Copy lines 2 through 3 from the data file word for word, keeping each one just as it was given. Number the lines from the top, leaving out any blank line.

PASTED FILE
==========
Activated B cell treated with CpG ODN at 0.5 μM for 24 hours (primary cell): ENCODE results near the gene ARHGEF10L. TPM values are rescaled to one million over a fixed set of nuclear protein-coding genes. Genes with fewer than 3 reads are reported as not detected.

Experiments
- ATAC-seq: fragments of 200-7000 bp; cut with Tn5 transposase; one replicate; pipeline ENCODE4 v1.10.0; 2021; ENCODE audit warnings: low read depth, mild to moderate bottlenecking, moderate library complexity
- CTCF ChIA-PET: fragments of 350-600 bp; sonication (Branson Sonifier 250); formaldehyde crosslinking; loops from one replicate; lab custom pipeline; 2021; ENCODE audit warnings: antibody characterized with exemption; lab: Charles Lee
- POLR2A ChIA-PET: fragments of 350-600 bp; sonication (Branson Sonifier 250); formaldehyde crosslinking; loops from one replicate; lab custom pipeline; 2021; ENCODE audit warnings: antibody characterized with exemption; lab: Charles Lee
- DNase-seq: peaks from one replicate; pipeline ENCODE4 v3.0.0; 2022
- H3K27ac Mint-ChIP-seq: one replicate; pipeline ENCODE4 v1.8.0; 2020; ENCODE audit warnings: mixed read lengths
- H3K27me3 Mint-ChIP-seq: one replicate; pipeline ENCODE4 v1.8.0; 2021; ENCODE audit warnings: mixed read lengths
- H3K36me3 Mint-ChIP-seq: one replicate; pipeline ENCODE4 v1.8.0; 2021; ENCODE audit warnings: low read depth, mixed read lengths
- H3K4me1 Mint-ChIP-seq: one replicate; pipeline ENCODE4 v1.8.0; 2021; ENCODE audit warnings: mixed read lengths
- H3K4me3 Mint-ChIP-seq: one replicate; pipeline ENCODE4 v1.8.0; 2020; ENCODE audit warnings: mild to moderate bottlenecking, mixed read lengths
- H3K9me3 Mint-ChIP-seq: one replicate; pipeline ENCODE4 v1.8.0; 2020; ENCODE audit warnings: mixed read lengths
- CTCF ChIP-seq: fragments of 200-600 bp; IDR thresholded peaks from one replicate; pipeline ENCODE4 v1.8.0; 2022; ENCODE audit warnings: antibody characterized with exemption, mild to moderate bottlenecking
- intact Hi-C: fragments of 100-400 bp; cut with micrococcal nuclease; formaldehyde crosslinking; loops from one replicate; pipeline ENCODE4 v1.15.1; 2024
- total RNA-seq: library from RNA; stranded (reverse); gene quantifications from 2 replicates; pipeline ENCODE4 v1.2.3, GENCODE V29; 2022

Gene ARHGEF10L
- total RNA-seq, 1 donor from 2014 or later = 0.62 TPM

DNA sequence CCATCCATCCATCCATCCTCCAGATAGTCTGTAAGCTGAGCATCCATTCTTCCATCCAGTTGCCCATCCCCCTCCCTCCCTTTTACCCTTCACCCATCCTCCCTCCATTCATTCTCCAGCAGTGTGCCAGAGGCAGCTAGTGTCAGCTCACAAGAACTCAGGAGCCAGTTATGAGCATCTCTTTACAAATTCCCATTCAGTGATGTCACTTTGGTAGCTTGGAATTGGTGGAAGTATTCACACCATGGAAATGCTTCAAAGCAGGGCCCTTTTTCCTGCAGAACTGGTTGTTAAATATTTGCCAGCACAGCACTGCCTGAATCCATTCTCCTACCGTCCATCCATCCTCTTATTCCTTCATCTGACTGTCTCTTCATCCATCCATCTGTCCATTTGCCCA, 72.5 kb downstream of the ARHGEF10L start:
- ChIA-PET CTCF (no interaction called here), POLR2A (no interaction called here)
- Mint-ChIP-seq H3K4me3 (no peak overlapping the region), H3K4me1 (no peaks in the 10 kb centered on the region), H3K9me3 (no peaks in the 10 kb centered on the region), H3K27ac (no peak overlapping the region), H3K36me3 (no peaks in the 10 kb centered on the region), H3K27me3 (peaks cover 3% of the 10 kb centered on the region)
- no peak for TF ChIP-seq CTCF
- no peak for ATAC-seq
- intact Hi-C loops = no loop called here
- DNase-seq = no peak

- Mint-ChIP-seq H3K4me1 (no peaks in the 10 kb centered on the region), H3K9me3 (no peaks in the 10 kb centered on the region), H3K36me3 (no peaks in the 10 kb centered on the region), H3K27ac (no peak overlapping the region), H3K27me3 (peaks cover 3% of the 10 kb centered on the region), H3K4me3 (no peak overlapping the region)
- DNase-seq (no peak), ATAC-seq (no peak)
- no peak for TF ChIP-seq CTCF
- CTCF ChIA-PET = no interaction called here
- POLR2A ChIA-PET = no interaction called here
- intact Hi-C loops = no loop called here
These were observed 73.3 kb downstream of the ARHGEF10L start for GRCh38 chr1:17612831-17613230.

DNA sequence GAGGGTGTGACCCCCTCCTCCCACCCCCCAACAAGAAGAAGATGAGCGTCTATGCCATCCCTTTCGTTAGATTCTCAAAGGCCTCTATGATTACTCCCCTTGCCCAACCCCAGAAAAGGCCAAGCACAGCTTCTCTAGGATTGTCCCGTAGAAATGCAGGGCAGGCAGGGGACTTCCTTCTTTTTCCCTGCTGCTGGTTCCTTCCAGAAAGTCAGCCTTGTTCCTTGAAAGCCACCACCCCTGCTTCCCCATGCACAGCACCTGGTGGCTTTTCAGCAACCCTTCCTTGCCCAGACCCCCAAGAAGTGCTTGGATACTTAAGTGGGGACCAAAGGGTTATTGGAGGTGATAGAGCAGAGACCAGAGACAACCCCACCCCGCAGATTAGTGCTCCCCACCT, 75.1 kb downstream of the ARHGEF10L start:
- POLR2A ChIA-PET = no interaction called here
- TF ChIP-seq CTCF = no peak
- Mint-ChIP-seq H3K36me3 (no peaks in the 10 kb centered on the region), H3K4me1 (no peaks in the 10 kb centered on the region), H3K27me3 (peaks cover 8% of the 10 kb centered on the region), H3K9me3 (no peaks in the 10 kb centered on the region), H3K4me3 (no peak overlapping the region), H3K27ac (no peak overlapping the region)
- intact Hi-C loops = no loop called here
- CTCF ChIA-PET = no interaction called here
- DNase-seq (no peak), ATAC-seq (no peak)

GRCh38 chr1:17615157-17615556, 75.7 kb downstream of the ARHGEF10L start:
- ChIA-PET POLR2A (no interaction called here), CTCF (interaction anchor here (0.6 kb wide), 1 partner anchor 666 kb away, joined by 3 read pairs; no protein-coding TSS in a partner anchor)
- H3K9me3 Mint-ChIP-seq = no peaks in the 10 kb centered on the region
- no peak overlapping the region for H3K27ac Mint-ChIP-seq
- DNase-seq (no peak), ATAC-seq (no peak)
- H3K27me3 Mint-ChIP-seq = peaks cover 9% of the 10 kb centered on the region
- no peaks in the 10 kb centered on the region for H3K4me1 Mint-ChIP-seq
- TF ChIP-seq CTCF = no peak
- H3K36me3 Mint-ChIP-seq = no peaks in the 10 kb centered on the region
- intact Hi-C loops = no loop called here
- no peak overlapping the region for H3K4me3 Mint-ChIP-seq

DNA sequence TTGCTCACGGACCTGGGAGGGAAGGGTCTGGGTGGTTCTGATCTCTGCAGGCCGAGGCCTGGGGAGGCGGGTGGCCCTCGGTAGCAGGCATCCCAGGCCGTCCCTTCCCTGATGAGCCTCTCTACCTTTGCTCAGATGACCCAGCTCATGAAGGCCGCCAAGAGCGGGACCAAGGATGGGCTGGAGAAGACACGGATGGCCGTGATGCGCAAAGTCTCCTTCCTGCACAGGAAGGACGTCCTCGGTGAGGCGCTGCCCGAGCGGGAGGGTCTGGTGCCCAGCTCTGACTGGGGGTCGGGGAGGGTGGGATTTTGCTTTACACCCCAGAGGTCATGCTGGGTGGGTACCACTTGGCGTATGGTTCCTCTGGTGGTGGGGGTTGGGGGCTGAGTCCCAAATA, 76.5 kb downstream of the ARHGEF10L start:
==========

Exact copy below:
Experiments
- ATAC-seq: fragments of 200-7000 bp; cut with Tn5 transposase; one replicate; pipeline ENCODE4 v1.10.0; 2021; ENCODE audit warnings: low read depth, mild to moderate bottlenecking, moderate library complexity